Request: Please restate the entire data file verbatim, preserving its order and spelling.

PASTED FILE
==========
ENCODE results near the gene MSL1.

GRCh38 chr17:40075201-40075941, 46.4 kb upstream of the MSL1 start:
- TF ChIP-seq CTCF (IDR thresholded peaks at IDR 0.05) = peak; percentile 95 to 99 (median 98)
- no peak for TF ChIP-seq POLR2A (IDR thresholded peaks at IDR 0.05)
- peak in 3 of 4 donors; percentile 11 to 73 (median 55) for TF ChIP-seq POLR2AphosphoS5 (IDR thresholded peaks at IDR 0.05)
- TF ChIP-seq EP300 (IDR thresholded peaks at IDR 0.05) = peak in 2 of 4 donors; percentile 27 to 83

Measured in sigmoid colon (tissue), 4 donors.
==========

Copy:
ENCODE results near the gene MSL1.

GRCh38 chr17:40075201-40075941, 46.4 kb upstream of the MSL1 start:
- TF ChIP-seq CTCF (IDR thresholded peaks at IDR 0.05) = peak; percentile 95 to 99 (median 98)
- no peak for TF ChIP-seq POLR2A (IDR thresholded peaks at IDR 0.05)
- peak in 3 of 4 donors; percentile 11 to 73 (median 55) for TF ChIP-seq POLR2AphosphoS5 (IDR thresholded peaks at IDR 0.05)
- TF ChIP-seq EP300 (IDR thresholded peaks at IDR 0.05) = peak in 2 of 4 donors; percentile 27 to 83

Measured in sigmoid colon (tissue), 4 donors.